FIG. 2 is a greatly enlarged schematic section through a similar splice as shown in FIG. 1 and displaying a mechanism for coating;

FIG. 3 is a greatly enlarged schematic section through a splice coated using a preferred embodiment of the present invention;

FIG. 4a and 4b show a first and a second possibility to apply the splicing tape and the additional layer;

FIG. 5 is an enlargement of an area of the additional thin layer taken by a normal microscope;

FIG. 6 is a graphical representation of the size distribution of the particles in the fast drying liquid used to generate the layer as shown in FIG. 5;

FIG. 7 is a three dimensional view of a surface section of the additional layer of the type as applied in FIG. 5;

FIG. 8 is an enlargement of an area of the additional thin layer taken by a normal microscope;

FIG. 9 is a graphical representation of the size distribution of the particles in the fast drying liquid used to generate the layer as shown in FIG. 8.

FIG. 10 is a three dimensional view of a surface section of the additional layer of the type as applied in FIG. 8;

FIG. 11 is an enlargement of an area of the additional layer taken by a normal microscope wherein the surface roughness of the layer is not sufficient to effectively avoid air entrainment;

FIG. 12 is a graphical representation of the size distribution of the particles in the fast drying liquid used to generate the layer as shown in FIG. 11 and;

FIG. 13 is a three dimensional view of a surface section of the additional layer of the type as applied in FIG. 5.

DETAILED DESCRIPTION OF THE INVENTION

FIG. 3 shows one embodiment of this invention. Elements, which are similar to the coating arrangement as disclosed in the prior art, are indicated with the same reference numeral. The trailing edge 8 of the preceding web 2 is connected lengthwise with the leading edge 6 of a succeeding web 4 using a splicing tape 10. A surface area 22 of the succeeding web 4, which immediately follows the trailing edge 14 of the splicing tape 10, is covered with a thin layer 24 defining a rough surface 25. The thin layer 24 is applied to the surface 22 of the succeeding web 4 with a fast-drying liquid, which contains particles of the desired size. As mentioned earlier, the fast drying liquid may be supplied before the application of the splicing tape. It is also possible that the liquid is applied on top of the splicing tape 10, connecting the preceding and the succeeding web 2 and 4, as long as it extends to the surface area 22 of the succeeding web. The application of the liquid is done by means of a felt-tipped marking pen, although other equivalent means such as a spray or paint application are acceptable as well. As the coating 12 passes over the trailing edge 14 of the splicing tape 10, it cannot instantaneously regain contact with the surface of the web. A layer of air 26 is entrained between the coating 12 and the succeeding web 4. According to the invention, the layer of air 26 is entrained between the coating 12 and the surface of the thin layer 24 deposited on the surface area 22 of the succeeding web 4. In this case, however, the portion of the coating disturbed by the entrained air 26 has been greatly reduced by the use of this invention.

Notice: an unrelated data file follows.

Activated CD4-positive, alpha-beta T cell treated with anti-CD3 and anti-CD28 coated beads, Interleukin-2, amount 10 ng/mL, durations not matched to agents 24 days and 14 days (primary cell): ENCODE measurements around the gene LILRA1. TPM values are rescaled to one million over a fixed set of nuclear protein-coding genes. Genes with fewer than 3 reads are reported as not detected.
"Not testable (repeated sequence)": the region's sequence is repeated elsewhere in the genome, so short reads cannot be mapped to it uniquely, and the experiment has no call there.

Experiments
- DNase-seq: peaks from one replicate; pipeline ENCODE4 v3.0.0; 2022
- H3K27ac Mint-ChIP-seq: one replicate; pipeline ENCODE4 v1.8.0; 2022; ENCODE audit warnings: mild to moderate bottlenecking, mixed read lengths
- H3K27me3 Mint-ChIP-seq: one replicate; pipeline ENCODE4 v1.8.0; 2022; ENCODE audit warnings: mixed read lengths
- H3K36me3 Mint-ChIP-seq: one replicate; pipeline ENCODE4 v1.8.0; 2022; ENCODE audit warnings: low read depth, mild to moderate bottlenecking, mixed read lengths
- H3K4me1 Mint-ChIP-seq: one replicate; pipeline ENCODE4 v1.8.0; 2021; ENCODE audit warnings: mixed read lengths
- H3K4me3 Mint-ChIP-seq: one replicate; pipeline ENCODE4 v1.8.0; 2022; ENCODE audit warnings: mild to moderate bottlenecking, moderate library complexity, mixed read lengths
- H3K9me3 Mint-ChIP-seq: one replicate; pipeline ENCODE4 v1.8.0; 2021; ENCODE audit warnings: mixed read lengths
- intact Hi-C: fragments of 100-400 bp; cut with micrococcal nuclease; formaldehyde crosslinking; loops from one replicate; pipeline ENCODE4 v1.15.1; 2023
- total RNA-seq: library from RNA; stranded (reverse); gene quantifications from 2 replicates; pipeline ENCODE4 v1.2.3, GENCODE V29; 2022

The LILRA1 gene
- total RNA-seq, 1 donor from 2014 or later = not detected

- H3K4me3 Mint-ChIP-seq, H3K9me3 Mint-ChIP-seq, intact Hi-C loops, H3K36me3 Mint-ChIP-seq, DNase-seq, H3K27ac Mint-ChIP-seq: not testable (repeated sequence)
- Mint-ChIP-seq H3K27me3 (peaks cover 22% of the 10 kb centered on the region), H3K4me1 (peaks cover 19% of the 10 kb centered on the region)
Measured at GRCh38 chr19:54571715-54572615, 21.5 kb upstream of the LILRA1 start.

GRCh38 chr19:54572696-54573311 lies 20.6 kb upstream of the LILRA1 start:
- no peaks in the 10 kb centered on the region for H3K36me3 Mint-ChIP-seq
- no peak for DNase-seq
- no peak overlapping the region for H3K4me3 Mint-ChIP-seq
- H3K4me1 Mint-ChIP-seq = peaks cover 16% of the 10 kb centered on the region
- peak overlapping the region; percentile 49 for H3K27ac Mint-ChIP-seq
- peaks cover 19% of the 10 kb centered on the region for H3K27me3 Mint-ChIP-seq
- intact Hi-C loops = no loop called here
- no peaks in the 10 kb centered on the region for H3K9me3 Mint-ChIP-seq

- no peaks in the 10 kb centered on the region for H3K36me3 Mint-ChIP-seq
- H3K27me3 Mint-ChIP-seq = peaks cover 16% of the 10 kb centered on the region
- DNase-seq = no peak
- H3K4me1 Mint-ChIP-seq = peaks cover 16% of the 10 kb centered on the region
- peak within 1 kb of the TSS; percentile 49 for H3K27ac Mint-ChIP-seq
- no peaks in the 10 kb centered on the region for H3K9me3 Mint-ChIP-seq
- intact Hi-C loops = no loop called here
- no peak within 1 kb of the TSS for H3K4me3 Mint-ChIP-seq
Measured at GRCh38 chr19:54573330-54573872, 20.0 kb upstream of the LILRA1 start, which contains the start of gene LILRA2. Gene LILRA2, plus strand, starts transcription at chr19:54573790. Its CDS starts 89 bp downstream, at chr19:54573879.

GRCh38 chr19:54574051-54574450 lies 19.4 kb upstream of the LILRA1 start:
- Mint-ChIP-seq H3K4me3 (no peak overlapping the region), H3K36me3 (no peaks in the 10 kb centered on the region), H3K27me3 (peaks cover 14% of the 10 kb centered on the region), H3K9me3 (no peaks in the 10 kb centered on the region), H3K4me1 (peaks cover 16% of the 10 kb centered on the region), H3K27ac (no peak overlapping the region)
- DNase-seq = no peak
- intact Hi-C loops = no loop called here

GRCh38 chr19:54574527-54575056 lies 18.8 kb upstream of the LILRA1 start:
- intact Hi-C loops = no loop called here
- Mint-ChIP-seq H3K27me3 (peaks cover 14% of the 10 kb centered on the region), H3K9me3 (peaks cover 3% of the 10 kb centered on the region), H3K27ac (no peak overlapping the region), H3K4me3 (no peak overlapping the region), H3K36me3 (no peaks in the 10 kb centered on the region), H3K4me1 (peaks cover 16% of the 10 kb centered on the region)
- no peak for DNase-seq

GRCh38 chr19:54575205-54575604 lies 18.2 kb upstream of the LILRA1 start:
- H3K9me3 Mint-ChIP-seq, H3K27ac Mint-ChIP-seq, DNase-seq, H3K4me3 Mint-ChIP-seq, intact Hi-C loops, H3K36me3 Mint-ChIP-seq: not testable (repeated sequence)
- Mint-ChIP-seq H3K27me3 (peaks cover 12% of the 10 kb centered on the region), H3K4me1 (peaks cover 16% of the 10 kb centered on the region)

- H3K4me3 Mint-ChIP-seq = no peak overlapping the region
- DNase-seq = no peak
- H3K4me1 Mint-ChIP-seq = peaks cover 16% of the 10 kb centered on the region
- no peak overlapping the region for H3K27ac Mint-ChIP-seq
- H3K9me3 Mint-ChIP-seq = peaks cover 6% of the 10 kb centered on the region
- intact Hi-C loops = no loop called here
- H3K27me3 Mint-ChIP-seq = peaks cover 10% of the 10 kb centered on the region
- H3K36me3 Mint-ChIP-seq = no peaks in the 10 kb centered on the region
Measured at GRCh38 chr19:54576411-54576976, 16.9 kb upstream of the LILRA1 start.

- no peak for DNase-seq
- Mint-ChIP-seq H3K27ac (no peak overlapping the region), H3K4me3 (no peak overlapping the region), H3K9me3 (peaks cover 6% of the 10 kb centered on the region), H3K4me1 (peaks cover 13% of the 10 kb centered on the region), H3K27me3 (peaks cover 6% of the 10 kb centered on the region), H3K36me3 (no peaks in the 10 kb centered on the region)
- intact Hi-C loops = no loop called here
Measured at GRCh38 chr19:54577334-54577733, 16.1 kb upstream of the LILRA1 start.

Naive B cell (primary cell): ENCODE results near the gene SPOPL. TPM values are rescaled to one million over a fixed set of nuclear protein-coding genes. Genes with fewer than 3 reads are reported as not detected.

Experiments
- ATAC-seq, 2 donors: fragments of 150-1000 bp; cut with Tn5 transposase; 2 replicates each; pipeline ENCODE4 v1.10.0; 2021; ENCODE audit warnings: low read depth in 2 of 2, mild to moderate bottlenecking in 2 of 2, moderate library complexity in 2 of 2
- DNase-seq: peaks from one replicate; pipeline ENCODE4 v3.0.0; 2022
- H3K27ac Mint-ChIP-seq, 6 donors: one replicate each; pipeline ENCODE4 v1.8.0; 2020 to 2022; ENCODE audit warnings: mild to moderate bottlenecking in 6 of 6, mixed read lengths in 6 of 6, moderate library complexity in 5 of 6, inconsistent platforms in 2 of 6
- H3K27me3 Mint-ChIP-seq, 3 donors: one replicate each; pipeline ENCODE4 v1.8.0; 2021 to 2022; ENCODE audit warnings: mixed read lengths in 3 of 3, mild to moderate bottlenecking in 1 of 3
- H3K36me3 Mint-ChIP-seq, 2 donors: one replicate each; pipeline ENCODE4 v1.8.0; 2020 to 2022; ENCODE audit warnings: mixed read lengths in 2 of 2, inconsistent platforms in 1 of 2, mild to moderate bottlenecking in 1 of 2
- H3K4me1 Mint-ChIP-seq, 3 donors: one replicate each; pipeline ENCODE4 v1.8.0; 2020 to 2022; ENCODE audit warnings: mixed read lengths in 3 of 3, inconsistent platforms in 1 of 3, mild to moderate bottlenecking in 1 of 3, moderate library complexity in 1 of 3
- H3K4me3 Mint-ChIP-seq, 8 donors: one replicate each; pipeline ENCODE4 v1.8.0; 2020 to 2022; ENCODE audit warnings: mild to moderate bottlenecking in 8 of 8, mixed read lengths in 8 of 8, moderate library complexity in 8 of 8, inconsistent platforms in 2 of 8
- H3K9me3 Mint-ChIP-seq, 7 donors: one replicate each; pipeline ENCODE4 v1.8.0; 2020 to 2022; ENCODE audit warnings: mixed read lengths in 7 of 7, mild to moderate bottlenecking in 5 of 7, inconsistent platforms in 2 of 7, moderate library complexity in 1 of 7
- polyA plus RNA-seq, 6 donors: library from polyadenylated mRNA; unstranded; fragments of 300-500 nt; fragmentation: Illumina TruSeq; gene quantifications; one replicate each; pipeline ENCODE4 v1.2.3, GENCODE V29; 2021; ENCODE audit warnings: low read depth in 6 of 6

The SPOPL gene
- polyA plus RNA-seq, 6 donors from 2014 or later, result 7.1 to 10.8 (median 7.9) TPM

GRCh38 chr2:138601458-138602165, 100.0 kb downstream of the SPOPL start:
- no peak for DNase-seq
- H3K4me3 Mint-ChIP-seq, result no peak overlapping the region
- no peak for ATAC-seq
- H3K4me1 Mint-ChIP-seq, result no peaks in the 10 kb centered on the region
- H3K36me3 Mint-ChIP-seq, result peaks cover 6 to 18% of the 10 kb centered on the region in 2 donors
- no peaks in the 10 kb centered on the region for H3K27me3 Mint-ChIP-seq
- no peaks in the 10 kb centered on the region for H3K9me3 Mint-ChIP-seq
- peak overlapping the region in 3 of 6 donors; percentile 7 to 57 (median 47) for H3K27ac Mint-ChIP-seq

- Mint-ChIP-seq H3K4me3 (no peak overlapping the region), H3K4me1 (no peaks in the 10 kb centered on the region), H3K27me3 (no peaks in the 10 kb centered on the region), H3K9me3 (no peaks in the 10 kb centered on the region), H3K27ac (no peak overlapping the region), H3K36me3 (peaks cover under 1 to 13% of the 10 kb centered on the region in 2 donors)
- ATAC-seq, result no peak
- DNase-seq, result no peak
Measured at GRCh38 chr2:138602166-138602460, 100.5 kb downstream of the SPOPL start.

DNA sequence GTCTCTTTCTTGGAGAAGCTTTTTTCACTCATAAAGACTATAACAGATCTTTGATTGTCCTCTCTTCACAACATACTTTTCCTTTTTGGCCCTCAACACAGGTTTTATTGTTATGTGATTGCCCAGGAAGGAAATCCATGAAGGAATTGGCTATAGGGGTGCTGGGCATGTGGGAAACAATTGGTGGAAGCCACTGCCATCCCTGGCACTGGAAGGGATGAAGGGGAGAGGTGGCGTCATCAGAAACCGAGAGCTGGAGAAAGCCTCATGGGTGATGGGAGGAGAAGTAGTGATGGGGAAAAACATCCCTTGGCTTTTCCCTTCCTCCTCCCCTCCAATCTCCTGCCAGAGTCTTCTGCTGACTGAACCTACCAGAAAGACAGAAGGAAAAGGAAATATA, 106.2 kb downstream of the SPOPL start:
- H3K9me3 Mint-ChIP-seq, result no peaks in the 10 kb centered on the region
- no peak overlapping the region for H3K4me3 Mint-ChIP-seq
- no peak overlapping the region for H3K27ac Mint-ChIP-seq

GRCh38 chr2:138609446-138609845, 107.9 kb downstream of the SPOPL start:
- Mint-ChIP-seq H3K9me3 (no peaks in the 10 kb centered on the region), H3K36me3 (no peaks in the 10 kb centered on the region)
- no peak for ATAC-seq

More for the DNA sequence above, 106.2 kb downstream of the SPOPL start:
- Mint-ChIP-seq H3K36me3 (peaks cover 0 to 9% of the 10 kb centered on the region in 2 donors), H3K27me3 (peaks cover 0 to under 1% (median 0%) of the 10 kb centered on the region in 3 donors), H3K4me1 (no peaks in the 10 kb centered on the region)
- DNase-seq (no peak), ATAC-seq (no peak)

FIG. 4a and FIG. 4b show two different approaches to apply the splicing tape 10 and the thin layer 24. In FIG. 4a the thin layer 24 with the rough surface is applied to the surface of the succeeding web 4 immediately after the preceding edge 6 of the succeeding web 4. The splicing tape 10 connects the preceding web 2 and the succeeding web 4. A part of the surface of the thin layer 24 immediately following the leading edge 6 of the succeeding web 4 is covered by the splicing tape 10. Enough free surface 25 of the thin layer 24 is left after the trailing edge 14 of the splicing tape 10 to achieve the desired effect of the present invention. In FIG. 4b the splicing tape 24 is applied to the surface of the proceeding web 2 and the succeeding web 4. The thin layer 24 with the rough surface is applied on top of the splicing tape 10 and to the surface 15 of the succeeding web 4. Consequently, a portion of the thin layer is covering the surface 15 of the succeeding web 4. The portion is large enough to break up the air entrainment within the width of the thin layer 24 covering the surface 15 of the succeeding web 4.

In principle there are two embodiments to carry out the method of coating the web-material with the spliced joints. The method is carried out with a coating apparatus well known in the art. In the first embodiment the preceding web 2 and the succeeding web 4 are connected by the application of a piece of splicing tape 10. The splicing tape 10 covers thereby a portion of the trailing edge area of the preceding web 2 as well as a portion of the leading edge area of the succeeding web 4. The thin layer 10, which defines a rough surface 25, is applied after the trailing edge 14 of the splicing tape 10. The thin layer 24 has a limited width, which is sufficient to limit any possible air entrainment within the width of the thin layer 24 covering a limited part of the surface 15 of the succeeding web 4. Finally, the continuous coating 12 is applied to the surface of the web material.